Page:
CALGARY, Alberta (Reuters) - Canadian Pacific Railway Ltd said five tankers containing oil derailed on Tuesday morning near Jansen, Saskatchewan, and one of the cars is leaking crude, the third spill for the company in two months.
Ed Greenberg, a spokesman for Canada’s No.2 railway, said the cars containing Western Canadian crude were on an eastbound mixed-freight train. The company does not yet know how much spilled from the leaking tanker, but Greenberg said the oil has been contained at the site of the derailment.
“One of the cars did leak some product but there is no assessment of how much escaped,” he said.
The derailment, which is being investigated by Canada’s Transportation safety board, comes after one of CP’s trains derailed near Parkers Prairie, Minnesota, in late March, spilling 360 barrels of Canadian crude.
A second, 400-barrel spill came less than a week later when a train carrying crude tankers and other freight cars derailed in northern Ontario.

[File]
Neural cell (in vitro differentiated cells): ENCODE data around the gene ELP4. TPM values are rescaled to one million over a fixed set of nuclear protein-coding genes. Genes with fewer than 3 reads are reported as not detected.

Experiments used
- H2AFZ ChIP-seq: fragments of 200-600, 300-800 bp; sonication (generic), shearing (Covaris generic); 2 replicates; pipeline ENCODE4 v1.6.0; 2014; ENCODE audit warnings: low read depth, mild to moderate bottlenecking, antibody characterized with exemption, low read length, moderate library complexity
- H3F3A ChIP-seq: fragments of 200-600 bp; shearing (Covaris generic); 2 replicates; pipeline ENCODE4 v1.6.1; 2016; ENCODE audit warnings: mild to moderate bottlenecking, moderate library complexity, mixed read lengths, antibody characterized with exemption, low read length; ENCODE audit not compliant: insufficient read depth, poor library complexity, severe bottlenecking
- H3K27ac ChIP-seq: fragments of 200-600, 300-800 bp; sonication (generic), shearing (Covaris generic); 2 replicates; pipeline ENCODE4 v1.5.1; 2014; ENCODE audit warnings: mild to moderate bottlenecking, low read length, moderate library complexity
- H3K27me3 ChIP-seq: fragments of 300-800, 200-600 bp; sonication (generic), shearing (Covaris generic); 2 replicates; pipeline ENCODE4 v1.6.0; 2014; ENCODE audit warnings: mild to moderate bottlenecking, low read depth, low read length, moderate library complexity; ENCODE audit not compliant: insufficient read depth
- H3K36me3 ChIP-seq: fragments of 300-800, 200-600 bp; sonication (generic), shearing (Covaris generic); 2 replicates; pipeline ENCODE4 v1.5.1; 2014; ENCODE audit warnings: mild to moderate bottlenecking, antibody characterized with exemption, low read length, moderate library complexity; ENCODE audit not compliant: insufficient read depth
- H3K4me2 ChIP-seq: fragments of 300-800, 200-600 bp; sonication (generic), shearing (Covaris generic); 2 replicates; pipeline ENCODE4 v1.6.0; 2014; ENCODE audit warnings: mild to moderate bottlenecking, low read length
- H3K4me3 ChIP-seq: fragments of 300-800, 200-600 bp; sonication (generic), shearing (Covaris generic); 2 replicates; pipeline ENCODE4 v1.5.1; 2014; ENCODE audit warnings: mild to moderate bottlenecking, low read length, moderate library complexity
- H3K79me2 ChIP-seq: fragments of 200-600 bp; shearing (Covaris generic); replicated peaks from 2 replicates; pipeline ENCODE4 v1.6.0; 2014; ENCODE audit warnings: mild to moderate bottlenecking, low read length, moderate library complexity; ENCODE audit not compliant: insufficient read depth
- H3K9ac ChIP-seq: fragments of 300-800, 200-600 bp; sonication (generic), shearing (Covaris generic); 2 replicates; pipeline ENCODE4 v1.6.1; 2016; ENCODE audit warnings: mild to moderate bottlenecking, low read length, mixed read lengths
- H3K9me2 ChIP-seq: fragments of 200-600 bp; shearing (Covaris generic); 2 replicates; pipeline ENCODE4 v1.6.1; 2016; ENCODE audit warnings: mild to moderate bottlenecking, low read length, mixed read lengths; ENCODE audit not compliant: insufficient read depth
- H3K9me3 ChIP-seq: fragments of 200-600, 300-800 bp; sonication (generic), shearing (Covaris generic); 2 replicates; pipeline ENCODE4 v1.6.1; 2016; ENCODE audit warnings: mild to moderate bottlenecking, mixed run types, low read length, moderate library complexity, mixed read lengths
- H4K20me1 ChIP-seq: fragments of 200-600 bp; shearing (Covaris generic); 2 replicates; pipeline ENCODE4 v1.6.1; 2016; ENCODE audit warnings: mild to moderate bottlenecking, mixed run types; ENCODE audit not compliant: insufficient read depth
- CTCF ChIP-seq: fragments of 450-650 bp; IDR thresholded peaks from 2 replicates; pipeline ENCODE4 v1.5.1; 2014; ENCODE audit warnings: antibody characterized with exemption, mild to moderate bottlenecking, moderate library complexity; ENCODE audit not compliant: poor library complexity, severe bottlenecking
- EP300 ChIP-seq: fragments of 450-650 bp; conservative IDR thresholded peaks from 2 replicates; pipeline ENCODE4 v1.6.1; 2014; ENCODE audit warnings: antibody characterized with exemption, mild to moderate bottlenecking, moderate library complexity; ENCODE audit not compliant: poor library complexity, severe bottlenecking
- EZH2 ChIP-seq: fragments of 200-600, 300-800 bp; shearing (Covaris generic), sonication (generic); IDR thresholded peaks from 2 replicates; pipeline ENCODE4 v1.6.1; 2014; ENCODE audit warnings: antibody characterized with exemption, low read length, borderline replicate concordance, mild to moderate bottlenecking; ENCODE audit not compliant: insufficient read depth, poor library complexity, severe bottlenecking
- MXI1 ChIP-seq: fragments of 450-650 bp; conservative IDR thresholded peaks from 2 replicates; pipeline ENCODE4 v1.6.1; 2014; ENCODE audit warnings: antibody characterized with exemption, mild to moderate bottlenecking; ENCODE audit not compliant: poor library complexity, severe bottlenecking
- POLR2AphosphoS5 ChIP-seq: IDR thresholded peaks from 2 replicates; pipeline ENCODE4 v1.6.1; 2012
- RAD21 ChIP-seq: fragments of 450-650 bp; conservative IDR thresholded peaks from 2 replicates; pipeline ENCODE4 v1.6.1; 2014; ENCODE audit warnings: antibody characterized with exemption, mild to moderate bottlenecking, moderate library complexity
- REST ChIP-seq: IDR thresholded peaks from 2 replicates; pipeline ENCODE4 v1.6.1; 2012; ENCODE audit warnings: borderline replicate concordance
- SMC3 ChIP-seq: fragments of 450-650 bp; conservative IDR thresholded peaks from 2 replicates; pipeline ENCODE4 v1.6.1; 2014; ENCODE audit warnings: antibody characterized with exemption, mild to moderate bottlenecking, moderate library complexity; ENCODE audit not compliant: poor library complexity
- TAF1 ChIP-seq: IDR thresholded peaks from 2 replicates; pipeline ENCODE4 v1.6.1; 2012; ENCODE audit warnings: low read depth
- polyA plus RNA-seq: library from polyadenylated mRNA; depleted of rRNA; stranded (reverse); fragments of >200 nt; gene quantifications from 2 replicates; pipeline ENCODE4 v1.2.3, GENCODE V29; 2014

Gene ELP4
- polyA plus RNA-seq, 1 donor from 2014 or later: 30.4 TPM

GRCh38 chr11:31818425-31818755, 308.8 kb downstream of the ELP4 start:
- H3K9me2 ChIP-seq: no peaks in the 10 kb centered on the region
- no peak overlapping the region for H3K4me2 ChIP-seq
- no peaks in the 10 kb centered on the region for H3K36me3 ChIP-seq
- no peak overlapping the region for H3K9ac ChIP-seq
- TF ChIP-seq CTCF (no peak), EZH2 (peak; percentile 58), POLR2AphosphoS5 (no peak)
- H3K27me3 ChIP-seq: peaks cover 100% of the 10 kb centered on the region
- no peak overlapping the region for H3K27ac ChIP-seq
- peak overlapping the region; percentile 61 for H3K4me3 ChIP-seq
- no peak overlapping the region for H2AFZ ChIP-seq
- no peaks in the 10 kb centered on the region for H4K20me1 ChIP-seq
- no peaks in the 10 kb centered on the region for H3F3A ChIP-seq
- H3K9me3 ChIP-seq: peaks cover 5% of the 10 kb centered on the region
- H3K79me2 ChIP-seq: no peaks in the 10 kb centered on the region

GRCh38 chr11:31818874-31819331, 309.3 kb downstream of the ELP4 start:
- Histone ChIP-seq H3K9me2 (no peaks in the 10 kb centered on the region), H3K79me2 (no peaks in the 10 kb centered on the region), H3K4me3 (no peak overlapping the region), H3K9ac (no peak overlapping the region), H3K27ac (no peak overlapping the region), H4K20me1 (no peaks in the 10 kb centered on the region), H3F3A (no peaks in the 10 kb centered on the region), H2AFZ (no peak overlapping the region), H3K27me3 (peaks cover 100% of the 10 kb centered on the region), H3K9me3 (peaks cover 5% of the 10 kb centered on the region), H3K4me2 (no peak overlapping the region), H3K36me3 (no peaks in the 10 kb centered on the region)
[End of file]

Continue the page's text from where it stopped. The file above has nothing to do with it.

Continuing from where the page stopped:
A boom in North American oil production has prompted a huge rise in crude-by-rail transport as output has outgrown the existing pipeline network. The spill may again prompt concerns about the environmental risks of shipping crude on railways.
Hunter Harrison, the railway’s chief executive, said earlier this month that CP was investing in new technology to limit derailments on the company’s rail network in Canada and the United States.
The company does not yet know when the line will be returned to service. Greenberg said trains can be rerouted around the derailment.
Jansen is 148 kilometers (92 miles) southeast of Saskatoon, Saskatchewan.
CP shares were down C$1.57 to C$140.85 by midday on the Toronto Stock Exchange.
Reporting by Scott Haggett; Editing by Gerald E. McCormick and Andrew Hay